Earl Newman
Thu, 02/12/2015 - 5:32pm
Anyone who thinks that whatever shortcomings our public schools might have are based on the fact that teachers don't know enough is someone who doesn't understand the situation. Almost all teachers have college degrees with majors and minors in one or more academic areas. They know quite a bit. In their several academic programs and in life each of them has already passed innumerable tests that are better indicators of knowledge and intellect than any of the tests of basic knowledge formulated by the testing companies. What are we to think when we see the education establishment, the government, and the media so ready to impose still another layer of formal exams on aspiring teachers? This rush to t3st tells us these things about our system: 1. It tells us how much of a grip the testing industry has had on the public school establishment. 2. It tells us how little school administrators and teacher educators actually know about the dynamics of the teaching/learning process and the condition of our schools. 3. It exposes an enormous waste of resources. Think of the hours of work talented people put into devising, administering, studying for, and interpreting these tests. Fortunes are being made and wasted in this industry, with no promise of improvement. It is fundamentally mindless.
Michael Kiella
Thu, 02/12/2015 - 7:55pm
Here are my concerns in this discussion: a.) people with a K-12 education are allowed to be experts on Human Development, Learning, and Teaching Methods; and b.) the extent to which one-time certifying examinations correlate (or do not correlate) to the knowledge teachers-in-training receive during their major-minor sequence in college; and c.) the extent to which expensive "new curricula" confound simple learning objectives...for both teachers and their students; and d.) the expense of teacher programs (e.g. 5-year bachelor degrees, with uncompensated mandatory requirements for each of the next five years for continuing licensing education) measured against embarrassing low-salaries. I would prefer that communities recognize that "principal" is an adjective to educator....principal educator. This way the system could benefit from continuing teacher-education by return to (a County Normal?) method of intense teacher observation and continuous improvement...tests be damned. I suggest that you ask your children how many times the principal educator in their building is present (for observation and continuous improvement) in their classroom....and then ask yourself: "how will expensive high-stakes teacher-testing improve the situation?" The current low-regard in which teachers are held is deplorable...shouldn't we take special effort to develop, nurture, and care for this valuable community asset...in all the ways a community can and should....helping beginning teachers become master teachers to the benefit of our children? Qualifying scores on inane testing instruments are not the answer...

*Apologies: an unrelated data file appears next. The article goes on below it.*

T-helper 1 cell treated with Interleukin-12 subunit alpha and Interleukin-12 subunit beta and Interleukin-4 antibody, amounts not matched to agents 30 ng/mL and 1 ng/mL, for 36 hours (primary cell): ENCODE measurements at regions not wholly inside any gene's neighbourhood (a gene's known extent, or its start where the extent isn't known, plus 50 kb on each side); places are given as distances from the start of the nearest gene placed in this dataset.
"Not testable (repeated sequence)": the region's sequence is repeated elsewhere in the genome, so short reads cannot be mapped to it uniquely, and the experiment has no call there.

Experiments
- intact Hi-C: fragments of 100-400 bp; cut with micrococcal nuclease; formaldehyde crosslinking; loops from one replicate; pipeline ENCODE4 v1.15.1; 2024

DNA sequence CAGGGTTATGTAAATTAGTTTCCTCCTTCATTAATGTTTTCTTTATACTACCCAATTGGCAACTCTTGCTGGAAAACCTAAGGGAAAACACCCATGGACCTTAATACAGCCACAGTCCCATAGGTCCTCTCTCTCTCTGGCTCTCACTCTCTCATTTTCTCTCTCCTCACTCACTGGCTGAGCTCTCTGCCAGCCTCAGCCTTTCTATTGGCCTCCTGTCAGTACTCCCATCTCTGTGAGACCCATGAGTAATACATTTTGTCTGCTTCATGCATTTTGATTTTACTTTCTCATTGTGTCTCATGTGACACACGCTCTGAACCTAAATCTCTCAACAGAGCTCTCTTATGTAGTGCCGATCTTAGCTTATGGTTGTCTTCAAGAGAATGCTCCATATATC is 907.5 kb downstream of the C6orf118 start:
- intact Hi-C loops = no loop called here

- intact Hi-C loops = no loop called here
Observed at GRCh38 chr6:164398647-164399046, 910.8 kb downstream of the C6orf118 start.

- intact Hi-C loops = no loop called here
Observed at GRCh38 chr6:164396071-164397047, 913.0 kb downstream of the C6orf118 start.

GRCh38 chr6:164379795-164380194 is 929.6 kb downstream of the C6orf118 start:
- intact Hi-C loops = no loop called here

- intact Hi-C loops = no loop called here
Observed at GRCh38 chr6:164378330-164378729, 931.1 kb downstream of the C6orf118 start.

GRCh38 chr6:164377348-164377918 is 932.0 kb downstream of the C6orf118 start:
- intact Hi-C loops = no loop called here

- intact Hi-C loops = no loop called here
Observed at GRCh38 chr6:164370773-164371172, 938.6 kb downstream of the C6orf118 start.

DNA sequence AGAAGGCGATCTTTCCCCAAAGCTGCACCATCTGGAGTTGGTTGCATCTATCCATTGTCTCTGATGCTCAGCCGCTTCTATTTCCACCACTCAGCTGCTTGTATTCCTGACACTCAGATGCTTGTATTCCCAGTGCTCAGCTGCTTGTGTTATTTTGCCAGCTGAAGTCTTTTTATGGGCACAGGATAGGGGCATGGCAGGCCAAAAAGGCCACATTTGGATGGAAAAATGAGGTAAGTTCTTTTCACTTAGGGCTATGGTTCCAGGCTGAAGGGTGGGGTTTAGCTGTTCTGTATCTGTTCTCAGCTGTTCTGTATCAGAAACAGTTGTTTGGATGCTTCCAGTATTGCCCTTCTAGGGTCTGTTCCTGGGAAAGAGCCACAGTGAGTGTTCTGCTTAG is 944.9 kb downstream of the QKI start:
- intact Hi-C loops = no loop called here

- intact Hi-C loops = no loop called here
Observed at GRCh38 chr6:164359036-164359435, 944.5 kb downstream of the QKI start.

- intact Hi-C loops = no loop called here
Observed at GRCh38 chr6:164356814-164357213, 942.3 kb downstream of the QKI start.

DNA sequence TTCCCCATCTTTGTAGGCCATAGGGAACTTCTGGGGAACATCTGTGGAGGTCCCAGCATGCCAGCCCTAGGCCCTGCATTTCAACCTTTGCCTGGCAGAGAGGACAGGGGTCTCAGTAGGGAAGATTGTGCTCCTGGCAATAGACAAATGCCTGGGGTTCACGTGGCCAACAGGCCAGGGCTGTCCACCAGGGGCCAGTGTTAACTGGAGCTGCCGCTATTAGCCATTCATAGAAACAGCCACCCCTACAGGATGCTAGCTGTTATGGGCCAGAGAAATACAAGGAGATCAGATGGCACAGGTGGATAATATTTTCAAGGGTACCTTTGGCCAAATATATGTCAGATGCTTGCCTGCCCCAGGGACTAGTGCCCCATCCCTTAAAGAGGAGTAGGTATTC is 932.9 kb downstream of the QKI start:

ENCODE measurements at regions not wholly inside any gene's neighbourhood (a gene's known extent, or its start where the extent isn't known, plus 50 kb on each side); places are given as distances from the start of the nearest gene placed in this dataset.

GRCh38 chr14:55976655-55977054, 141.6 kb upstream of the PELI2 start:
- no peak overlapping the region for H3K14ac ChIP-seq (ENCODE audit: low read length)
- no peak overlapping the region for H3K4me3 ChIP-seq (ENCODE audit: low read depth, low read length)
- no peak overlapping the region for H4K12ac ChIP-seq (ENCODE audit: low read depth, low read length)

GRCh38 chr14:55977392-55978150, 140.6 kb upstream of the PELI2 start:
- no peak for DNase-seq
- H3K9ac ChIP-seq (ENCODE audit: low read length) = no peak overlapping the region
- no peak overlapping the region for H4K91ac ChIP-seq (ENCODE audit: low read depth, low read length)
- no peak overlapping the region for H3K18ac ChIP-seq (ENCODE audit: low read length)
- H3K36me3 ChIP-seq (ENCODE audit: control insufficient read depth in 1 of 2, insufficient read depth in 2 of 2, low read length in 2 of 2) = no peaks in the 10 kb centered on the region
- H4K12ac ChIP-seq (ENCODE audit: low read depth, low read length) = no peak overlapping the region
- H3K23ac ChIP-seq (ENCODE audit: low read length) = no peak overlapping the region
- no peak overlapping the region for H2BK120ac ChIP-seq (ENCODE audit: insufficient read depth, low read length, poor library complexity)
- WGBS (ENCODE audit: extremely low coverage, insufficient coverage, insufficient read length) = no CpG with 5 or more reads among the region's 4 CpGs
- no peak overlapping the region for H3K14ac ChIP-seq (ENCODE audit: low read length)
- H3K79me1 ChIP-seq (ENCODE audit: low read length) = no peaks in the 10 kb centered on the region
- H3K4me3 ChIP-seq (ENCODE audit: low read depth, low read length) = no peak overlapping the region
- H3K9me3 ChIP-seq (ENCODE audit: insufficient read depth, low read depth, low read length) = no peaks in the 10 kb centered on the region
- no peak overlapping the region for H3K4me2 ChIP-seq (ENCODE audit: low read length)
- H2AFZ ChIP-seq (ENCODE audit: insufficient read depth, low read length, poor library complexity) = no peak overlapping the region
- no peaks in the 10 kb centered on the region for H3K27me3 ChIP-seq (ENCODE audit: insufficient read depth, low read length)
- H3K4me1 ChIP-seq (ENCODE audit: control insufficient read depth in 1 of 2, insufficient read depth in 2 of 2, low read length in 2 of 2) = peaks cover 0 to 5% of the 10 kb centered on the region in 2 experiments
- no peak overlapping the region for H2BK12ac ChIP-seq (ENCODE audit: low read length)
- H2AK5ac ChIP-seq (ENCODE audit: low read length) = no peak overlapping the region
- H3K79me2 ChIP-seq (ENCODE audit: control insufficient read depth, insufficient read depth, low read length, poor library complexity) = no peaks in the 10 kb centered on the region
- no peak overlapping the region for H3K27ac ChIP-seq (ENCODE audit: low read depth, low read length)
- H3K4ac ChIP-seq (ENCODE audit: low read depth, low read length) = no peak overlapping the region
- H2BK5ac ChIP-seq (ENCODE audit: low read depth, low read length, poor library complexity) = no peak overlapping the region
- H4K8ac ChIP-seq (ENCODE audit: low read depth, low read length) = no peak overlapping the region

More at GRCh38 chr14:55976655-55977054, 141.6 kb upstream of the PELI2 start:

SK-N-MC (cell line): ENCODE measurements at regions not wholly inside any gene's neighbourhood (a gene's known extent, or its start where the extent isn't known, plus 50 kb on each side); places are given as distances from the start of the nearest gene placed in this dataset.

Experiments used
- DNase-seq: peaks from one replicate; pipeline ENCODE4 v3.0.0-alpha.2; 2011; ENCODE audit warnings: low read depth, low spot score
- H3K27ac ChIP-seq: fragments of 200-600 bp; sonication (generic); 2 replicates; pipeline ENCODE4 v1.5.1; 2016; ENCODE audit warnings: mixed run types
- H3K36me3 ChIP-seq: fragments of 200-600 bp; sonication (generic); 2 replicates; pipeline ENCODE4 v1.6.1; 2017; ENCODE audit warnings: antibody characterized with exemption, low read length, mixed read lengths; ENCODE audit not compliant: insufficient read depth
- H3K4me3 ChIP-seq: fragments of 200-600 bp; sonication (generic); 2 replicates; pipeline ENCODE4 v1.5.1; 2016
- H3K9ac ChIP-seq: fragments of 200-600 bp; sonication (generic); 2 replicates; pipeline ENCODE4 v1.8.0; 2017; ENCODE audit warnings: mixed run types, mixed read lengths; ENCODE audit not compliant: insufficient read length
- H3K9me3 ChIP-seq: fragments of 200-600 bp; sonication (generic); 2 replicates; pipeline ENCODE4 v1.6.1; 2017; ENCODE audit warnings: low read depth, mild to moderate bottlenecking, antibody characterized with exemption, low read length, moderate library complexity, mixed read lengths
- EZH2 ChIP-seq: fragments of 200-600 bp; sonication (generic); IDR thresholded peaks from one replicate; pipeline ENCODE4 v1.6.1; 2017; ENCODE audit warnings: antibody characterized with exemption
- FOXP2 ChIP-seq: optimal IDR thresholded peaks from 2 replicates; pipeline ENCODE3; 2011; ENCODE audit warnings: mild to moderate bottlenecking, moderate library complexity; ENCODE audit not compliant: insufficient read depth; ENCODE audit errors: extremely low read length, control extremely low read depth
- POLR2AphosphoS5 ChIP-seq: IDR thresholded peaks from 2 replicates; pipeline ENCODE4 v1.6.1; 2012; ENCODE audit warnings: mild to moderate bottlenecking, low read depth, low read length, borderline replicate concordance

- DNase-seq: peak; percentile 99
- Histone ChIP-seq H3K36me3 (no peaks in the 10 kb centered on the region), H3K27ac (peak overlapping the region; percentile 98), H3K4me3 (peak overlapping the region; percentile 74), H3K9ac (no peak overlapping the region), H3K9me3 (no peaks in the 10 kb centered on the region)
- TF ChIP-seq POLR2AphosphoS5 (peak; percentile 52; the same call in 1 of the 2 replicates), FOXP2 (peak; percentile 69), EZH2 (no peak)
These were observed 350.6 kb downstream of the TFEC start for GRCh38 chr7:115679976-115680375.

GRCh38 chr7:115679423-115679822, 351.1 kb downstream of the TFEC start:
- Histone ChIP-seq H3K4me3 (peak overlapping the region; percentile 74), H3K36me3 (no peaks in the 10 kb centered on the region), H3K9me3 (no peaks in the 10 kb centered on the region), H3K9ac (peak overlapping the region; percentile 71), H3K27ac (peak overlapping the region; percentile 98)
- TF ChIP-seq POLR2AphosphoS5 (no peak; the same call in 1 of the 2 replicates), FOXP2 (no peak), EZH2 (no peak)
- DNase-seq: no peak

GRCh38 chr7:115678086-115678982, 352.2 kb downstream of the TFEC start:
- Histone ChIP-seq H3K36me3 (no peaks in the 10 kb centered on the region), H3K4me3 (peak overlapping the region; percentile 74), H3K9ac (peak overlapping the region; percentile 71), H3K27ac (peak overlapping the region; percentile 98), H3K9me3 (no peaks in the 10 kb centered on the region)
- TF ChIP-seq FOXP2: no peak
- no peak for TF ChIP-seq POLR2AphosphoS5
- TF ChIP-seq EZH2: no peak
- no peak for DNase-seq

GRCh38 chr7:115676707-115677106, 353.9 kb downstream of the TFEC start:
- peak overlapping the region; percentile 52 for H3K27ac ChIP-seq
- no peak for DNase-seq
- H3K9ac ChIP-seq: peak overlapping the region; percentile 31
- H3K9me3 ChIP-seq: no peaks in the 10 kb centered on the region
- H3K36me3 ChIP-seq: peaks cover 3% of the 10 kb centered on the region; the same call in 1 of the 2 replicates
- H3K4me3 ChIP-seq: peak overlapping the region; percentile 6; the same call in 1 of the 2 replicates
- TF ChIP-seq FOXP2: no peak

Duane
Sun, 02/15/2015 - 8:27am
Testing only has value if it is measuring the level of knowledge and skills necessary to achieve the desired outcome of the application of those skills. If the ‘teacher’ testing is not measuring of the knowledge and skills directly affecting the success of student in their learning achievement then it has no value. If the testing is only to provide a number that the media can report or that is used to justify one political position or another then it is at best a distraction and worse a barrier to the success of the K-12 students.
Educator
Mon, 11/28/2016 - 11:21pm
There are always exceptions, both good and unfortunate. The teacher preparation programs at some universities actually train teachers over the course of five or more years through "experience in the classroom, PD, school wide book clubs, etc. Watching, implementing, reflecting, and changing" under the mentorship of effective teachers and experienced professors. In such programs, one can earn a bachelors degree with a minor in content areas while also gaining preparation and experience for the classroom. It is the role of college to prepare professionals for their career. No one will hire a lawyer without adequate training, so why put the minds and futures in the hands of under qualified teachers? All college degrees or even a master's in education are not created equally, and people who become teachers online or through school/district based PD are less effective. Experience and personality are also significant factors, but without adequate training, becoming an effective teacher is at the cost of the students. Teaching is challenging. Not everyone can be a teacher. It's similar to the way some people have what it takes to be a doctor; it takes specialized background knowledge, adequate training through study, observation, practice and mentorship over the course of several years, followed by exams and internship before becoming a professional teacher, and then more experience and reflection to truly become an effective teacher. Michigan State University is a prime example leading the nation for more than a decade in teacher preparation. Look it up. MSU is an exception, and while such a degree does not lead to more pay, it pays off for the students. Teachers, (like doctors, lawyers, and other professions) all require specialized training.